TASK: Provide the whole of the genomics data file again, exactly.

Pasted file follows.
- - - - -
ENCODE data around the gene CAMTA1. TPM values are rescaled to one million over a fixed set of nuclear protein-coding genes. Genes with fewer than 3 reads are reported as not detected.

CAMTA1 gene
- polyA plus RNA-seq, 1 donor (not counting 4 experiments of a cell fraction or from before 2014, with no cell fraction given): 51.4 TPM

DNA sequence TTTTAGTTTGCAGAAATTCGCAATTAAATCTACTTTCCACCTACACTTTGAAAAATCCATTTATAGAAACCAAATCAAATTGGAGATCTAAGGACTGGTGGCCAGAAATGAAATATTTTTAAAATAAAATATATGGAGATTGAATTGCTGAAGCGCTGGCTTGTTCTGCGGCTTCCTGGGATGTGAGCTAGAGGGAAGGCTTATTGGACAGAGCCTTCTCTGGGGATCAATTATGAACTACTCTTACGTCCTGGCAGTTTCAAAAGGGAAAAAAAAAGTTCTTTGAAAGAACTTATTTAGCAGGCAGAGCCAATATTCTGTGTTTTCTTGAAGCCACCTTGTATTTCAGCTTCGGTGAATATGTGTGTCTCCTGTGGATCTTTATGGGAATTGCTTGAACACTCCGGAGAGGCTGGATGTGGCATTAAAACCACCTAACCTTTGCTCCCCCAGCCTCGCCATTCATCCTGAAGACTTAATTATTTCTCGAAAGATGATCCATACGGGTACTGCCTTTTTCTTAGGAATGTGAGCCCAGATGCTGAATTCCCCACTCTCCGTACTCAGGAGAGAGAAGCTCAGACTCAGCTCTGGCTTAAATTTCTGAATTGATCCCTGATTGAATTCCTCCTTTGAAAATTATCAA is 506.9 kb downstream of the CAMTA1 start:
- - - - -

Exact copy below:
ENCODE data around the gene CAMTA1. TPM values are rescaled to one million over a fixed set of nuclear protein-coding genes. Genes with fewer than 3 reads are reported as not detected.

CAMTA1 gene
- polyA plus RNA-seq, 1 donor (not counting 4 experiments of a cell fraction or from before 2014, with no cell fraction given): 51.4 TPM

DNA sequence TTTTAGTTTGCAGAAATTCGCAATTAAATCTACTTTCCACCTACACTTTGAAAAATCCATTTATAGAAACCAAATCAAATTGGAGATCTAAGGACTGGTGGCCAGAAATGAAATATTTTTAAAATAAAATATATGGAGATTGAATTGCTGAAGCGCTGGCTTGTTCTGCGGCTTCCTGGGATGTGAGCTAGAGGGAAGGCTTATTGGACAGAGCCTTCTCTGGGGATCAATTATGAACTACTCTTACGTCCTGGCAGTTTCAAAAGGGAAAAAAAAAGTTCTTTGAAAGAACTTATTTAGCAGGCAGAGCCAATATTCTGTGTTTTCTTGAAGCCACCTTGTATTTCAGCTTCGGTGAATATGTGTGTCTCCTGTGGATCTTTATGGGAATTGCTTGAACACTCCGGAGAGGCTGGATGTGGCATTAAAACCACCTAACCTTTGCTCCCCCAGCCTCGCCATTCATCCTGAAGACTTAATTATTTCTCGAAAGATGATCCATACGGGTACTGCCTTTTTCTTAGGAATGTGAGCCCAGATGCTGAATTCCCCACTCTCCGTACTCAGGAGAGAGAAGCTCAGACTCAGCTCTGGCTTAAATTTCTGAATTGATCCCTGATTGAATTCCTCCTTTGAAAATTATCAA is 506.9 kb downstream of the CAMTA1 start: